Flash in the Pan
A Quarterly Posting at Tiny Lights
by Ted Scott
Pauline was in the sun room, listening to the music on WFCR. She couldn't really hear it, and she didn't really care, but it was on and maybe she felt we were paying attention to her. She could see us through the door into the kitchen. Pauline said she wanted a hot dog, so I was chopping a couple of the frozen soy dogs out of the pack. I was a little surprised that Pauline would eat them. I'm sure she prefers meat. She probably thought Val would have one, but her daughter hasn't eaten those in nearly a year.
"It happened again today," Val said, smiling.
"A guy. A guy tried to pick me up."
"Did he offer you candy?"
"No, silly. That's for 10 year olds."
"Well, what did he do? What was his line?"
"Oh, he just stopped and said, 'I like your back pack.' That's all. I don't even remember what I said, but there we were standing on the sidewalk, facing each other, in front of the post office. It seemed like we just started talking."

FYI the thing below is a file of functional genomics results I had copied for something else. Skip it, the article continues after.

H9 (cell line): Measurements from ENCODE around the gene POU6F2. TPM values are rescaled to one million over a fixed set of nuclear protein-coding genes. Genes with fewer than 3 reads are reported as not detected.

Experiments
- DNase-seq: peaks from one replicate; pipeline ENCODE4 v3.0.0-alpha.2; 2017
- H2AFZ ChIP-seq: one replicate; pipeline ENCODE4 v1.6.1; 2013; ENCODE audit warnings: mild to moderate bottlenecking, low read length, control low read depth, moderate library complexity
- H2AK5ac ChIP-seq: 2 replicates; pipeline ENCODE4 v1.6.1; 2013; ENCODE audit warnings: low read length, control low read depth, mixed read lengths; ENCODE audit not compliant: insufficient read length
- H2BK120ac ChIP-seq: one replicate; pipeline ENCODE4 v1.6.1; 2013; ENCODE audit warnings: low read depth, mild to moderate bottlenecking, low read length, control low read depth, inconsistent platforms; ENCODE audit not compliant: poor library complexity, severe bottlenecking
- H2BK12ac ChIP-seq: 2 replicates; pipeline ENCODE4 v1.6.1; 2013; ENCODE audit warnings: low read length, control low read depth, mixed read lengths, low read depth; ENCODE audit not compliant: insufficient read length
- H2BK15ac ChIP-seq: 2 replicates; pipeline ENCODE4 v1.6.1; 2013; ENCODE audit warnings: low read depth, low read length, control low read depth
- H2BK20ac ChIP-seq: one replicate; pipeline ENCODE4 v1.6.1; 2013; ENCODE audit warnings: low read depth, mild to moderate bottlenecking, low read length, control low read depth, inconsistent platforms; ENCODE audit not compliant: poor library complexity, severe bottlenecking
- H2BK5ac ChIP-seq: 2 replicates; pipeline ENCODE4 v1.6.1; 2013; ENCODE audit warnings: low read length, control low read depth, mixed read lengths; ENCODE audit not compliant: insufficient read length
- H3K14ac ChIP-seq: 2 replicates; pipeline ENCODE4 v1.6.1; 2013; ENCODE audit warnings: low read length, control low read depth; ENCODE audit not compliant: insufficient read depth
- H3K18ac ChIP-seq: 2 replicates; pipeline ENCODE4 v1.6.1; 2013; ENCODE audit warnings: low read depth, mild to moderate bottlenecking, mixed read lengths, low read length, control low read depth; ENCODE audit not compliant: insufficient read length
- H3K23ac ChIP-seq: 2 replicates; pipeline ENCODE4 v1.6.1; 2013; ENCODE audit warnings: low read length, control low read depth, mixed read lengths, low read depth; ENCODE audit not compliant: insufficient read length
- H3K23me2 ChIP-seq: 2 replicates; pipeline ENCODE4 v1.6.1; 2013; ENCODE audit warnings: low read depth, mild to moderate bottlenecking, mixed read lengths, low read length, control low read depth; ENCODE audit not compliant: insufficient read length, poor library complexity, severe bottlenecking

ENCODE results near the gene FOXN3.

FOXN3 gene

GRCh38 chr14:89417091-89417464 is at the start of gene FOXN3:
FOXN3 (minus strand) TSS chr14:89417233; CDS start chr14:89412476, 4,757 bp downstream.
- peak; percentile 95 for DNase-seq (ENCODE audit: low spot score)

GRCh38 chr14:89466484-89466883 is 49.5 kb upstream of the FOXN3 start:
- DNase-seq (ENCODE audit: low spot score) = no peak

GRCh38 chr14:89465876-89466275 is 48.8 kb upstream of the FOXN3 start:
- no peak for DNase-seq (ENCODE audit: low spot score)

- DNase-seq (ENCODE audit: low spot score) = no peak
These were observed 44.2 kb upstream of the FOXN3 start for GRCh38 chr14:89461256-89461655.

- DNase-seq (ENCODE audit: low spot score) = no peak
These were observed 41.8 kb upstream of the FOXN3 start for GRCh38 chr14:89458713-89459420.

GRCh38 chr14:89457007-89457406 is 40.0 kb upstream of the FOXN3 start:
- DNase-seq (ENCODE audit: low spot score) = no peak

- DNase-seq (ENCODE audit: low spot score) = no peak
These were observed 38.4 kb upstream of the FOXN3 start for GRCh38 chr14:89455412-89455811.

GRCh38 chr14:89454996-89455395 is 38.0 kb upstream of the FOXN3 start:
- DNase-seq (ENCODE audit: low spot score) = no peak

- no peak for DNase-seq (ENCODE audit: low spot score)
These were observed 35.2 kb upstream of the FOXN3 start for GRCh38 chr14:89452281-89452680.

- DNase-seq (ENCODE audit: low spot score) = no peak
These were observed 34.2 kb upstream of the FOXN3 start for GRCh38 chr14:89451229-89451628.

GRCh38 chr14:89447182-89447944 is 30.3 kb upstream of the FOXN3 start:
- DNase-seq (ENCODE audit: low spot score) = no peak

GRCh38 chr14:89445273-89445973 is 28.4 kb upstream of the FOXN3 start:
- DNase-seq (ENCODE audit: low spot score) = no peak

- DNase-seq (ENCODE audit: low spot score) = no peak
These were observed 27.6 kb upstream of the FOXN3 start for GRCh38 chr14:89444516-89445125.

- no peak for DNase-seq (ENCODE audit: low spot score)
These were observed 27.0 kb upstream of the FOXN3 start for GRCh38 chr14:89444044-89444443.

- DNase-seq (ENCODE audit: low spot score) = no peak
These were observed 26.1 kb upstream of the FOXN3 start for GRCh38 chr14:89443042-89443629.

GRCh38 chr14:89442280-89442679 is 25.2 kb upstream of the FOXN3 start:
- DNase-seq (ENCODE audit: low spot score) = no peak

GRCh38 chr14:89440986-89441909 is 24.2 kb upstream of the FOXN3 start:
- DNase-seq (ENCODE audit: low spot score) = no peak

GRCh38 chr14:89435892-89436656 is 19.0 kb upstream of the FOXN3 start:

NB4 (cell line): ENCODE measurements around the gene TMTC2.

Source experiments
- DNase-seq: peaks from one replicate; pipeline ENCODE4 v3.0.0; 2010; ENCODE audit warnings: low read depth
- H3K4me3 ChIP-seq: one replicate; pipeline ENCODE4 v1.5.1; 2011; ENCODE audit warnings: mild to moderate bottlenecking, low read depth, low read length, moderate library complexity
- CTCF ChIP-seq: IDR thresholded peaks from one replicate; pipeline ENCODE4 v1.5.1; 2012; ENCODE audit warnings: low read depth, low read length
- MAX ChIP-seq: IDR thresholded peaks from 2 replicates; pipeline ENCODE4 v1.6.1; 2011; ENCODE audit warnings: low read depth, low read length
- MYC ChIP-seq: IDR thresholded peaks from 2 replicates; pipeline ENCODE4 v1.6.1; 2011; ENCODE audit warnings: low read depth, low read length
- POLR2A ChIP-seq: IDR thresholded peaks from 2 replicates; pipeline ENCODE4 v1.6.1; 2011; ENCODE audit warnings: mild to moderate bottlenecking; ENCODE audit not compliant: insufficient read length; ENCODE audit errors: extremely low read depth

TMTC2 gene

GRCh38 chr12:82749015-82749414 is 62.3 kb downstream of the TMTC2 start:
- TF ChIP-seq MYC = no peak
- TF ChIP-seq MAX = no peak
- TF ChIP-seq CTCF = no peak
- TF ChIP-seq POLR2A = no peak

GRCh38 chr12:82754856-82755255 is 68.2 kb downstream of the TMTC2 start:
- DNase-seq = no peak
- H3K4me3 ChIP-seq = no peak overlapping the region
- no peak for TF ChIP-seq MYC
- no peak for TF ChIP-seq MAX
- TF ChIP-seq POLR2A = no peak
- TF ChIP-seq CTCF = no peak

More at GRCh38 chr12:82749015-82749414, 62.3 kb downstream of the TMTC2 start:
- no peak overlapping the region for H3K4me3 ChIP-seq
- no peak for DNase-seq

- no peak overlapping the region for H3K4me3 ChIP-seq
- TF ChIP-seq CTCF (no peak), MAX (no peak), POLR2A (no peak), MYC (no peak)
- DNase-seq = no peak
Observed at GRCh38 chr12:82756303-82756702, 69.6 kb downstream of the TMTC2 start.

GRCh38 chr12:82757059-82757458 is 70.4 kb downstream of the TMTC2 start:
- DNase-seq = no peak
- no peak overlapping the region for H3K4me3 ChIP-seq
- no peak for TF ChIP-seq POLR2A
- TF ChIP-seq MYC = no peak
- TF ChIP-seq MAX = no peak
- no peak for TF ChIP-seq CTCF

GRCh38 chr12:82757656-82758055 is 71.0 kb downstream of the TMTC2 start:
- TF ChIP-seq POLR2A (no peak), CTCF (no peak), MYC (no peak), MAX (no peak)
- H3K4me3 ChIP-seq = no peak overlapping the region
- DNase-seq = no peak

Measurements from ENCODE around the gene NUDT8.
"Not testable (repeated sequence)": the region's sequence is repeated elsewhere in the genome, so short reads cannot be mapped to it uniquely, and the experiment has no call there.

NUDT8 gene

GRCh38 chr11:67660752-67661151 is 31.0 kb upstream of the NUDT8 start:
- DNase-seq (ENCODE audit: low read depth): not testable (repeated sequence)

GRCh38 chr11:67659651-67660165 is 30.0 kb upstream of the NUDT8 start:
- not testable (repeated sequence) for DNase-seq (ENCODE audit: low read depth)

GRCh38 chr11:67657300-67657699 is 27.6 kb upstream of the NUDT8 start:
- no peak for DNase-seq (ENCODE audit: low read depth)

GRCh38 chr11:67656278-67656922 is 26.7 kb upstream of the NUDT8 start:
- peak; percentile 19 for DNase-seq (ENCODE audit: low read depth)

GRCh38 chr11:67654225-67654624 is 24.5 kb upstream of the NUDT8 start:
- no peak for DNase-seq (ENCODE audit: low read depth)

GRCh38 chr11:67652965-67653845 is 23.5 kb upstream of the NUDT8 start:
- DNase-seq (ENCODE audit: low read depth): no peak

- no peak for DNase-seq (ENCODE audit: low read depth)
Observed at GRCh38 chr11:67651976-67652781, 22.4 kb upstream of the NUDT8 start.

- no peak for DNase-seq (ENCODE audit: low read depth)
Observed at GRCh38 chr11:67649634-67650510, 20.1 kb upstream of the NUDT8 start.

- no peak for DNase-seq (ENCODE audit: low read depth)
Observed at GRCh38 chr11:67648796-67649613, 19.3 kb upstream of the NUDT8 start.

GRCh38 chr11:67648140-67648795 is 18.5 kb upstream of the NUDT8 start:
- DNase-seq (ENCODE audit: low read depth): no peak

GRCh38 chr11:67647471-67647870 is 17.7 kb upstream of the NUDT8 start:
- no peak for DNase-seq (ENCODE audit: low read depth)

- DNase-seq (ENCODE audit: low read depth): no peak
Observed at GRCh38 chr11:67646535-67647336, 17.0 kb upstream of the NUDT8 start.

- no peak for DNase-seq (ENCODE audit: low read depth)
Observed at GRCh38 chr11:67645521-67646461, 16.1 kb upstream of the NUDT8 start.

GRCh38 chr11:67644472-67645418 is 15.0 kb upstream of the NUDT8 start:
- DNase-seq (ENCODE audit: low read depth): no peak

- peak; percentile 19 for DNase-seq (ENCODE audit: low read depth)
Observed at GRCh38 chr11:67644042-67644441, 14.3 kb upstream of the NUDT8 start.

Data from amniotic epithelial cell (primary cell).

"Did you get a description? Was he the same guy as before?"
"No, he was a little older. He said he was 80. I think he was lonely. He gave me his name. I gave him mine. I said I was married. We talked for 5 or 10 minutes. I felt sorry for him."
"So that's two strikes in less than 3 months. That's pretty impressive for a seventy-year-old married lady."
I put my hand on my wife's shoulder pulled her close, then kissed her on the cheek. She smiled and her eyes kind of sparkled, and she leaned in a little closer.
"I'm proud of you." I said. I didn't even look to see if Pauline was watching.
Ted Scott is 72, and retired from teaching physics. He lives in Greenfield
Massachusetts with his wife, and with all of his descendents within easy walking
distance. His mother-in-law died shortly after this was written. She would have been 100 last May. Ted's at firstname.lastname@example.org
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